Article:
Mathematics Department - Graduate Program - Overview

Our Ph.D. graduation rate

Mathematics Graduate Program

Earning a Mathematics Ph.D. is a long and difficult undertaking, and inevitably, for a variety of reasons, many students will conclude their studies without a Ph.D. We are proud that a significant majority of our students successfully complete our program.


Here is a table that provides, for each entry year from 1995 to 2005, the completion status of our students (as of October, 2010). As shown, of 153 students who joined our Ph.D. program during that period, 100 of them (65.3%) have completed their Ph.D., with 84 (54.9%) completing their degree by October of their 6th year. Among the students who have not earned a degree, 8 are still in the program, and expected to complete their degree.


These figures are in sharp contrast with the six-year completion rate of 36.8% reported by the recent NRC study of graduate programs. This reportedly low completion rate (together with our reportedly low, but also misleading academic job placement rate ) was in large part responsible for our program receiving a relatively low comparative ranking on student outcomes. But our data shows a six-year completion rate that is about 18% higher.


There are two reasons we can identify for this discrepancy:


  • The NRC study covers students who entered our program during 1996-2000. Our graduation rates in that period were lower than those in the subsequent five years. This is entirely due to one year (2000) where we had an unusual attrition rate. Even including this bad year our table shows that 37 out of 73 Ph.D. students admitted during that period completed their degree within six years. This is a 50.7% completion rate, which is still 14% higher than reported by the NRC.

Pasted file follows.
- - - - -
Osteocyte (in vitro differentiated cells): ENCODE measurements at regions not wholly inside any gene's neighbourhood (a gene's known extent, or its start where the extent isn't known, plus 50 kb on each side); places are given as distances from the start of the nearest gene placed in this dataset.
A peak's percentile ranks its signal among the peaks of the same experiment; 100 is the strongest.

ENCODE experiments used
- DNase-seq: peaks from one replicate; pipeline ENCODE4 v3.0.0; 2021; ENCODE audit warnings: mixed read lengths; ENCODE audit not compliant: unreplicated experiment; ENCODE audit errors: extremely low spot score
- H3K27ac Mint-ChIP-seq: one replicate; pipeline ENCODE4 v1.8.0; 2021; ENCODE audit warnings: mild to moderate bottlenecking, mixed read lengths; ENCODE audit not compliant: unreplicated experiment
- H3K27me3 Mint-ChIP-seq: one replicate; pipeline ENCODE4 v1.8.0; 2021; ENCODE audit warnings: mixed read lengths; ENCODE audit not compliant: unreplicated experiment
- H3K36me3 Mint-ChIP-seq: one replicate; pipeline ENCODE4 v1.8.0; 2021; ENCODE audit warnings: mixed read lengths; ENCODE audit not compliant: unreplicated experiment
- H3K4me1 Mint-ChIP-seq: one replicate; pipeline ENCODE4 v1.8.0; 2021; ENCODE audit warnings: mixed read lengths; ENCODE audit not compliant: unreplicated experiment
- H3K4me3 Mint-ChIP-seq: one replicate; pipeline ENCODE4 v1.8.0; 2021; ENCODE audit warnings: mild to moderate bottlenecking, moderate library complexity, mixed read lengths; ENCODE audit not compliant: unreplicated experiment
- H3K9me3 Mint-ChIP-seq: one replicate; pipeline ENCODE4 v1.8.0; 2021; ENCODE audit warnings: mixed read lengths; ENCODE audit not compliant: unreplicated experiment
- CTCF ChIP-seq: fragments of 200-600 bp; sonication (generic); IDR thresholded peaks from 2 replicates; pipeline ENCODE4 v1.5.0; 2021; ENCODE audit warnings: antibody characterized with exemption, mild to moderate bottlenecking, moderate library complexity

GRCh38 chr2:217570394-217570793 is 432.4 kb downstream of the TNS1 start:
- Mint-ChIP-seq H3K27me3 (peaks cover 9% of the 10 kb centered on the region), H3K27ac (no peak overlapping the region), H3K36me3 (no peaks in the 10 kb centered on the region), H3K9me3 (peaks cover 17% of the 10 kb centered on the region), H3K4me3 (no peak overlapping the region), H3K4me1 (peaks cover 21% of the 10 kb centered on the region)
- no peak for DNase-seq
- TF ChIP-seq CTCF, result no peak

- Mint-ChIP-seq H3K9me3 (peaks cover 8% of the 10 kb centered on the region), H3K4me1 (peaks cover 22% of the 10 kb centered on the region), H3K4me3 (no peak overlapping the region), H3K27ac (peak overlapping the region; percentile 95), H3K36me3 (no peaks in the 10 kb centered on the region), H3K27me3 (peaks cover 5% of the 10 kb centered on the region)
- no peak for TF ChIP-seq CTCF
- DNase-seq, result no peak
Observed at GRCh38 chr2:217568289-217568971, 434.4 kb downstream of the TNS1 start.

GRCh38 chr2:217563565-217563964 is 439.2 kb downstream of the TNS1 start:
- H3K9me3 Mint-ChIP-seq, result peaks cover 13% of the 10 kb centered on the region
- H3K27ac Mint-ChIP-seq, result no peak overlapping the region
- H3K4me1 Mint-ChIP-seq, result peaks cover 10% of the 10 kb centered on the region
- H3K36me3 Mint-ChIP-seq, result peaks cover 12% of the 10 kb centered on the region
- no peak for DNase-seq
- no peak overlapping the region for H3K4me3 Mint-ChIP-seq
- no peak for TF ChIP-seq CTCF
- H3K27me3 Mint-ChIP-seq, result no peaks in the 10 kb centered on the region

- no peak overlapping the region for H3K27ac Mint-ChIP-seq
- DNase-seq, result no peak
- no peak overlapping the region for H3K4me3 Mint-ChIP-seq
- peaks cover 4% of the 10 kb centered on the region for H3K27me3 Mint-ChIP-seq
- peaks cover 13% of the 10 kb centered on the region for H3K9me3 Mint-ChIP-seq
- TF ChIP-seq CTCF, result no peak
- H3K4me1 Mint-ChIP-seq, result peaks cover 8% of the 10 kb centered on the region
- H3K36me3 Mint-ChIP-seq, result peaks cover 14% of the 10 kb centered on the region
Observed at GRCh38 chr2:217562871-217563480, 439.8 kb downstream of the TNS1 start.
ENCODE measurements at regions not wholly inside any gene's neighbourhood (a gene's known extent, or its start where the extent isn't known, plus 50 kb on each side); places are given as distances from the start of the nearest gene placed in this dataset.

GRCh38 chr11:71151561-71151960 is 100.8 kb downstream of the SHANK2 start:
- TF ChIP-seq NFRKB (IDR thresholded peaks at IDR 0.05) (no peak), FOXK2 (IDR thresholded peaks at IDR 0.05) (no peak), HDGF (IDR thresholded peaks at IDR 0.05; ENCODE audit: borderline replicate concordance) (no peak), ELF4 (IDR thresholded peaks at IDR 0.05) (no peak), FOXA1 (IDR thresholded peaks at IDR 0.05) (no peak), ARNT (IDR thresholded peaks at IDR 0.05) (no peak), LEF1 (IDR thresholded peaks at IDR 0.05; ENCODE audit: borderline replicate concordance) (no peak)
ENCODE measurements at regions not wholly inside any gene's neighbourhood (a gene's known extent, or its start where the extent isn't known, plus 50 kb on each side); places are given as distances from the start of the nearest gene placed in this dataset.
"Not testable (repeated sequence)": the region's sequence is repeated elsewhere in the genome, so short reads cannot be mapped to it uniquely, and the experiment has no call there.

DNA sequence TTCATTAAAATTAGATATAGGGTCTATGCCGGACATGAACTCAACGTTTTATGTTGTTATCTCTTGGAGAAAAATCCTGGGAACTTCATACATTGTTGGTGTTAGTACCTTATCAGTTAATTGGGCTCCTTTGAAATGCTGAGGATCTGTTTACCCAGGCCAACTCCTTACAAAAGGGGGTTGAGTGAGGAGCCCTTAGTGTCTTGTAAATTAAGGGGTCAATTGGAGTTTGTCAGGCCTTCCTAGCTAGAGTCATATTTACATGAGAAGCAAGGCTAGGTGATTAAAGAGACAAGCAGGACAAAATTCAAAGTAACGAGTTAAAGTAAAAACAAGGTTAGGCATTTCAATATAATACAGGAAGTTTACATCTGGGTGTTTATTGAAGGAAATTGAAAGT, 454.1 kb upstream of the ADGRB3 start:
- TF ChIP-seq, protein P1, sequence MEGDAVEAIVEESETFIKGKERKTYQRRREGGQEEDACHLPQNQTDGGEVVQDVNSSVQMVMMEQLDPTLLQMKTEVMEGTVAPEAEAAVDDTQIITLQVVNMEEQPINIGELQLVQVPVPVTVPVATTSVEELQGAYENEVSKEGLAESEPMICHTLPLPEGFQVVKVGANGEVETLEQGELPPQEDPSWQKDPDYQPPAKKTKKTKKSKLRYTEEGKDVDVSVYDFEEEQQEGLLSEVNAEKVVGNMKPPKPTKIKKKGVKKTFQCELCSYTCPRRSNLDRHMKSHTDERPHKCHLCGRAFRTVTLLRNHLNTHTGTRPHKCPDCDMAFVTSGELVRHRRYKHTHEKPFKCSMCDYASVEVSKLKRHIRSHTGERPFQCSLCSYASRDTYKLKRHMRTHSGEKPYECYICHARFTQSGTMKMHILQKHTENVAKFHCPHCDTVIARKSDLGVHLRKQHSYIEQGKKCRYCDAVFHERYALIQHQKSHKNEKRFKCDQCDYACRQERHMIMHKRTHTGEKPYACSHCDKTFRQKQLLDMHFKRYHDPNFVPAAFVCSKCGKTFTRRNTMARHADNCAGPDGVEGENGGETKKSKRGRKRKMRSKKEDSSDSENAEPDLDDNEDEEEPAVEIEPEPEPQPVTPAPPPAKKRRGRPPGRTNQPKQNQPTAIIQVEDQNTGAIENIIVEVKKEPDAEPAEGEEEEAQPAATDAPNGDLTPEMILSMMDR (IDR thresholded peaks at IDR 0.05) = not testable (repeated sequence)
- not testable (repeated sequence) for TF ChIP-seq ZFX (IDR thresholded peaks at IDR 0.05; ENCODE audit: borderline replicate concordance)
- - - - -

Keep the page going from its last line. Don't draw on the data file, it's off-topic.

• Rutgers has a graduation date in May and another graduation date in October. For various bureaucratic reasons, it is common for students not to finish the formal requirements in time for May graduation, but to finish the requirements sometime in the summer and formally graduate in October. This delay does not affect their employment, and such students almost always are fully employed well before the official October completion date. In the NRC study such students are not counted as completing their degree within 6 years even though the October graduation date is a formality. When these students are excluded from the set of students graduating within six years, our six year graduation rate for entry year 1996-2000 drops from 50.7% to 42.5%.


    Thus, because of one unusual entry year, and a technicality in defining ``six-year completion'' our six-year completion rate drops from about 55% to 43%. Moreover, even this 43% figure is more than 6% higher than the figure reported by the NRC, and we don't know the reason for this remaining discrepancy.


    Here is an overall analysis of the data concerning our program from the recent NRC study.

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